Nav: Home

Carbon cocoons surround growing galaxies

December 16, 2019

Researchers have discovered gigantic clouds of gaseous carbon spanning more than a radius of 30,000 light-years around young galaxies using the Atacama Large Millimeter/submillimeter Array (ALMA). This is the first confirmation that carbon atoms produced inside of stars in the early Universe have spread beyond galaxies. No theoretical studies have predicted such huge carbon cocoons around growing galaxies, which raises questions about our current understanding of cosmic evolution.

"We examined the ALMA Science Archive thoroughly and collected all the data that contain radio signals from carbon ions in galaxies in the early Universe, only one billion years after the Big Bang," says Seiji Fujimoto, the lead author of the research paper who is an astronomer at the University of Copenhagen, and a former Ph.D. student at the University of Tokyo. "By combining all the data, we achieved unprecedented sensitivity. To obtain a dataset of the same quality with one observation would take 20 times longer than typical ALMA observations, which is almost impossible to achieve."

Heavy elements such as carbon and oxygen did not exist in the Universe at the time of the Big Bang. They were formed later by nuclear fusion in stars. However, it is not yet understood how these elements spread throughout the Universe. Astronomers have found heavy elements inside baby galaxies but not beyond those galaxies, due to the limited sensitivity of their telescopes. This research team summed the faint signals stored in the data archive and pushed the limits.

"The gaseous carbon clouds are almost five times larger than the distribution of stars in the galaxies, as observed with the Hubble Space Telescope," explains Masami Ouchi, a professor at the National Astronomical Observatory of Japan and the University of Tokyo. "We spotted diffuse but huge clouds floating in the coal-black Universe."

Then, how were the carbon cocoons formed? "Supernova explosions at the final stage of stellar life expel heavy elements formed in the stars," says Professor Rob Ivison, the Director for Science at the European Southern Observatory. "Energetic jets and radiation from supermassive black holes in the centers of the galaxies could also help transport carbon outside of the galaxies and finally to throughout the Universe. We are witnessing this ongoing diffusion process, the earliest environmental pollution in the Universe."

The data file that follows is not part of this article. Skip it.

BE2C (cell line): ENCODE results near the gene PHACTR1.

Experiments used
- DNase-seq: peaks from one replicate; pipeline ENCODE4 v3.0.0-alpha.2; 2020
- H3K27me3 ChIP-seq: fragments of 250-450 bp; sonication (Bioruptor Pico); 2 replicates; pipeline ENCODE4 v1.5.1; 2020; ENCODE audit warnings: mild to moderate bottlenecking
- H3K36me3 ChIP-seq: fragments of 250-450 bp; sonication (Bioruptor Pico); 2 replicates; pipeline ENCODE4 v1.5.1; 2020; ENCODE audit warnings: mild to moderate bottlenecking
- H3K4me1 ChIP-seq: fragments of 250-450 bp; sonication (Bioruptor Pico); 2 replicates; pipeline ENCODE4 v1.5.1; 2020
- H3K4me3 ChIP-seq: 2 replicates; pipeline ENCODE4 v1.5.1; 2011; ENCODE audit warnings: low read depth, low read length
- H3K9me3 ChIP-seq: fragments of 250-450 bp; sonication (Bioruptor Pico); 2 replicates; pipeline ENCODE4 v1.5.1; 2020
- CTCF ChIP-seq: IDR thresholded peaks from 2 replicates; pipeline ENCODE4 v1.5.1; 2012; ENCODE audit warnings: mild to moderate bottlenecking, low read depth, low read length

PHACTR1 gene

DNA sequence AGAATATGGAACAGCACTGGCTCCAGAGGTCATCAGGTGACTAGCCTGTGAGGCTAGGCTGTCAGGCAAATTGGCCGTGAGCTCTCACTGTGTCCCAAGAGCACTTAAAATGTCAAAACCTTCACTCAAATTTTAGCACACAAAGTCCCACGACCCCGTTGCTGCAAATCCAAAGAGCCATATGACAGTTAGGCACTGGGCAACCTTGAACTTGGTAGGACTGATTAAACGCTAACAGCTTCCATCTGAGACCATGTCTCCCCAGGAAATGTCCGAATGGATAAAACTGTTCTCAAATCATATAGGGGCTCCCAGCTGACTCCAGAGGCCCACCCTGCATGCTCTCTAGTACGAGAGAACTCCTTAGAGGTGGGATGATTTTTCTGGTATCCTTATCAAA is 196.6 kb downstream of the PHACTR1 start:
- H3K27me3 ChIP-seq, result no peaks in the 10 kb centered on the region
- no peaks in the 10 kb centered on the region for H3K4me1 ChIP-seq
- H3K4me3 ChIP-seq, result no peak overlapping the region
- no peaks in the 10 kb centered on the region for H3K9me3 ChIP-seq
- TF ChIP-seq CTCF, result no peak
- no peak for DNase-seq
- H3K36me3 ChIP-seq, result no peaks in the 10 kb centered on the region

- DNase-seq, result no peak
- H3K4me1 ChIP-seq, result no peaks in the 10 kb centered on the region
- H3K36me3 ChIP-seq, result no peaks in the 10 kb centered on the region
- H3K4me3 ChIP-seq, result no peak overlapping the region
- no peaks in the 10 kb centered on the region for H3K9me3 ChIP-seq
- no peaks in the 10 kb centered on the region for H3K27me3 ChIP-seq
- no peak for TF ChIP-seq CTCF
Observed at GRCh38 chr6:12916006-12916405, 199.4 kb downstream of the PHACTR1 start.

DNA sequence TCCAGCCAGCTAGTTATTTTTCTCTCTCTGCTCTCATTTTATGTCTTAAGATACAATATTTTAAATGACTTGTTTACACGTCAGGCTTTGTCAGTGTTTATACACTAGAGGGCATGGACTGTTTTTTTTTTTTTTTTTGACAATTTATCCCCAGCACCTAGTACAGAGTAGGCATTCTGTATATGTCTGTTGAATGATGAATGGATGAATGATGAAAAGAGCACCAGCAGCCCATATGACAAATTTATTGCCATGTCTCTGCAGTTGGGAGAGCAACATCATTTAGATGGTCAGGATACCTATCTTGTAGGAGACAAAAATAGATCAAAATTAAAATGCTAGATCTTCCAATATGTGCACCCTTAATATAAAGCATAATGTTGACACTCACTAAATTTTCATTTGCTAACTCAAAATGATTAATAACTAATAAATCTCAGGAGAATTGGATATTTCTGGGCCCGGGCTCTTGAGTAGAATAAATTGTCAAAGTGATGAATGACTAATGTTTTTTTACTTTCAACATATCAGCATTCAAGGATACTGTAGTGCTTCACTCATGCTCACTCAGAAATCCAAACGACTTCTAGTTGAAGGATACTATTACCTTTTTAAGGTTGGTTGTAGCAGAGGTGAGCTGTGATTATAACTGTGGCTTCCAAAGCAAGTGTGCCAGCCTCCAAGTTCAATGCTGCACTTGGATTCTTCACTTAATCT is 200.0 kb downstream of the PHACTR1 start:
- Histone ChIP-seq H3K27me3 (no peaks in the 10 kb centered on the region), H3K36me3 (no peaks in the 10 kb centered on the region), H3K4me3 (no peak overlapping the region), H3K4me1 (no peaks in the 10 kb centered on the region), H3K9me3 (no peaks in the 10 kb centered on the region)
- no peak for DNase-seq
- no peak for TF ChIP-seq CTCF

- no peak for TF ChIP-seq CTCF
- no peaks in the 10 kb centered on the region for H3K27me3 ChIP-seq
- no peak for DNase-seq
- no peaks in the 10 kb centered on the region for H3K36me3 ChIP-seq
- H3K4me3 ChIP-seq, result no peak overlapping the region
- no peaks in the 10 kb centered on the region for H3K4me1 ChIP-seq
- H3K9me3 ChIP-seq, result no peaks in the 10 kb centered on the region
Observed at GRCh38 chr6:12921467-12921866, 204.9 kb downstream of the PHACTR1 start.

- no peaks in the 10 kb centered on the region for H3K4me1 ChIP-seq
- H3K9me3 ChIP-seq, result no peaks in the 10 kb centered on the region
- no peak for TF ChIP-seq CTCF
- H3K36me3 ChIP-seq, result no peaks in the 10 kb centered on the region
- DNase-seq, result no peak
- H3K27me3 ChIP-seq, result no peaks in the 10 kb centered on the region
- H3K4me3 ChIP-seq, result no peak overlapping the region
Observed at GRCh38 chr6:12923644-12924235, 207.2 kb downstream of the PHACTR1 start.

The research team notes that at present theoretical models are unable to explain such large carbon clouds around young galaxies, probably indicating that some new physical process must be incorporated into cosmological simulations. "Young galaxies seem to eject an amount of carbon-rich gas far exceeding our expectation," says Andrea Ferrara, a professor at Scuola Normale Superiore di Pisa.

The team is now using ALMA and other telescopes around the world to further explore the implications of the discovery for galactic outflows and carbon-rich halos around galaxies.
-end-
The research team members are:

Seiji Fujimoto (The University of Tokyo/National Astronomical Observatory of Japan/Waseda, University, current affiliation is University of Copenhagen), Masami Ouchi (National Astronomical Observatory of Japan/The University of Tokyo) , Andrea Ferrara (Scuola Normale Superiore di Pisa), Andrea Pallottini (Scuola Normale Superiore di Pisa), Rob. J. Ivison (European Southern Observatory), Christopher Behrens (Scuola Normale Superiore di Pisa), Simona Gallerani (Scuola Normale Superiore di Pisa), Shohei Arata (Osaka University), Hidenobu Yajima (University of Tsukuba), and Kentaro Nagamine (Osaka University/The University of Tokyo/University of Nevada)

National Institutes of Natural Sciences

Related Big Bang Articles:

Supermassive black holes shortly after the Big Bang: How to seed them
They are billions of times larger than our Sun: how is it possible that supermassive black holes were already present when the Universe was 'just' 800 million years old?